Introduction: How to Make a Garden Sculpture
In this instructable I'll show you how to make a wonderful sculpture for your garden. It's made of plaster and decorated with mosaic. You'll need about 3 days for the basic structure (2 hours per day, the remainder is drying time) and 1 to infinite days to lay out the mosaic;-)
Teachers! Did you use this instructable in your classroom?
Add a Teacher Note to share how you incorporated it into your lesson.
Step 1: Tools and Materials
To make this sculpture you'll need:
lots of newspaper,
an old sleeping pad,
cement mortar (thick form of plaster),
lots of tiles (for the mosaic),
an old piece of cloth,
plastic buckets (for mixing compound, adhesive and mortar),
Step 2: The Structure
The material I chose for the sculpture is cement mortar (I don't really know how you call it in the U.S., eventually you will rather know it as cement plaster or something else (?) I'm not sure on this). I chose it because it's a weatherproof material that's perfect for the garden and it is relatively easy to handle. I'm pretty sure you'll get the cement mortar at any hardware store.
First of all, you have to think about the sculpture's shape. You can choose nearly anything here (e.g. an animal, something surreal or even a humanlike figure), you just have to consider that the less compact it gets the more complex and difficult it is to realize. Also, cement mortar is not the best material for precise and fragile works.
I've decided to make a shell.
When you have decided for a shape, you first start by buliding the sculpture's wireframe -model out of chicken wire. The interior should be filled with newspaper and/or an old sleeping pad (so the mortar won't fall through the wire). Furthermore you should insert some bent metal rods so it will withstand the weight of the mortar.
For the shell I only had to make a round ball for the base structure. Tie the ends together with some leftover wire.
If you want to go for a human figure or something else that's not very compact, you will need to strengthen your frame by adding more thick metal rods, particularly in the rather thin areas of your sculpture.
Step 3: Adding Plaster
Next, you need to mix the mortar. Mix it according to the instructions on the bag. It should not become too liquid, but still shapable.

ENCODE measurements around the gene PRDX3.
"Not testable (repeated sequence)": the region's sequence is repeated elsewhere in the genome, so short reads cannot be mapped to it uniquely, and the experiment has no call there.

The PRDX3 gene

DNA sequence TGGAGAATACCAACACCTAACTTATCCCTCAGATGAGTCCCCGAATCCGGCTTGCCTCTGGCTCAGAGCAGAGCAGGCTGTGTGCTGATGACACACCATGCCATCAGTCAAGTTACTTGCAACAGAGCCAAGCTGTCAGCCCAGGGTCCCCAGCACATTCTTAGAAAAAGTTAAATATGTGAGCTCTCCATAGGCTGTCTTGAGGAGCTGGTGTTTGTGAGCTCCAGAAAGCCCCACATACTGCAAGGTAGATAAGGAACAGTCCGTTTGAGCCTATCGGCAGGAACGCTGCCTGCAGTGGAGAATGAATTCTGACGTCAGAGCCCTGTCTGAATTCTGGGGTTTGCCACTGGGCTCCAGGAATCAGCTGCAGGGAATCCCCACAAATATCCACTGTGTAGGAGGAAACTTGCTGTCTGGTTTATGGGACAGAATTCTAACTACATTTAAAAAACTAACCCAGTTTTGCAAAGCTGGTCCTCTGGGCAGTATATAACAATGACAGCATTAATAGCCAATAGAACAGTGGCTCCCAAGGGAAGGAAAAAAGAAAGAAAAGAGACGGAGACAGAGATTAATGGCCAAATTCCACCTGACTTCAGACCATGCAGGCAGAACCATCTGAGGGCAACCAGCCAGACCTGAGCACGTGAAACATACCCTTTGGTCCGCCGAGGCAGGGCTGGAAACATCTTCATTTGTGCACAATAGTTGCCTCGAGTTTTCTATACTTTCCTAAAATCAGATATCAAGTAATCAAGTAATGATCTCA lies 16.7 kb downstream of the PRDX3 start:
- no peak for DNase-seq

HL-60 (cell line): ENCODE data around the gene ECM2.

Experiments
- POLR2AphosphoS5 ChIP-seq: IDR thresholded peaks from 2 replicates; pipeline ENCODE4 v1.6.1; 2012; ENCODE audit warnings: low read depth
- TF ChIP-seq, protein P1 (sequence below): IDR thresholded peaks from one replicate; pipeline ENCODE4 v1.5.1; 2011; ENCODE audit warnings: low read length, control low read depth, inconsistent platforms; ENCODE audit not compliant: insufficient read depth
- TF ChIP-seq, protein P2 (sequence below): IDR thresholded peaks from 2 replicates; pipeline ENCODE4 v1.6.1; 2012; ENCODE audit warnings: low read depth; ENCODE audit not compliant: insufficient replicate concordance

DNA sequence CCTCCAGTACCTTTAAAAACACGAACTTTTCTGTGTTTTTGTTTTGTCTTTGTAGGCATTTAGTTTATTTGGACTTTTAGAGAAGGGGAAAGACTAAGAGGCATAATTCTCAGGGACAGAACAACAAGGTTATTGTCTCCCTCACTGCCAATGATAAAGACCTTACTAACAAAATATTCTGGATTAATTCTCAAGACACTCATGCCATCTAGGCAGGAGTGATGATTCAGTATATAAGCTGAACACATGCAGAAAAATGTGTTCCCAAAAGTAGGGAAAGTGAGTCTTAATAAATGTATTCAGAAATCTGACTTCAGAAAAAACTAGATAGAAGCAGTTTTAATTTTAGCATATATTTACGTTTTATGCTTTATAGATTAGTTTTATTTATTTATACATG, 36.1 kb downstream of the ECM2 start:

I used a ratio of 3:1 mortar to water (about the same as if you build a house)
In a first step I added mortar to the top half of the sculpture. The technique for applying the mortar is to take some with your trowel and literally throw it onto the sculpture. If you do it right, it will stick to the wireframe in an uniform layer.
After I had finished the top half, I let it dry until the next day and then did the lower half.
I let the mortar ball dry for another day (unfortunately I have no pics of the ball).
The next day, I started to add the basic shell structure on top of the ball. In the first pic you can see darker structure (still wet) on top of the brighter ball (already dried since the day before).
When you have your desired form, you can carve away some mortar to get all the details (second pic).
The third pic shows the shell on the next day, completely dried.
Step 4: Laying Out the Mosaic
For making your mosaic, you should start by "preparing" your tiles:
Take some old tiles wrap them in an OLD piece of cloth and relieve all your stress with a big fat hammer:-D
continue this process until you have the desired size for your mosaic tiles.
If you want to have smooth edges on your tiles you can put them into a concrete mixer together some water and spin it around a few times.
Next you have to mix the tile adhesive according to its instructions. Don't make too much at once, as it will dry rather quickly and laying out the mosaic is usually not a very speedy task;-)
When laying out the tiles take care to have an uniform height! Otherwise it will be pretty difficult to add the joint compound.
When you have finished laying the mosaic, you can mix the joint compound according to its instructions. Apply the compound with your trowel (but don't throw it this time;-)). Take some compound onto your trowel and spread it onto the surface. Take care to get enough compound into the gaps, so that there're no holes left.
When you've finished applying the compound take a (not drippinng) wet sponge and remove the surplus compound. Now you have to let it dry for a few hours. After about half an hour a white film (or the color of your compound) will start to show up on the tiles. Just take a lightly wet sponge (it must be clean water!!!) and rub it away carefully (you may have to repeat this step quiet often).
Et voilà: you have your own unique garden sculpture!
Participated in the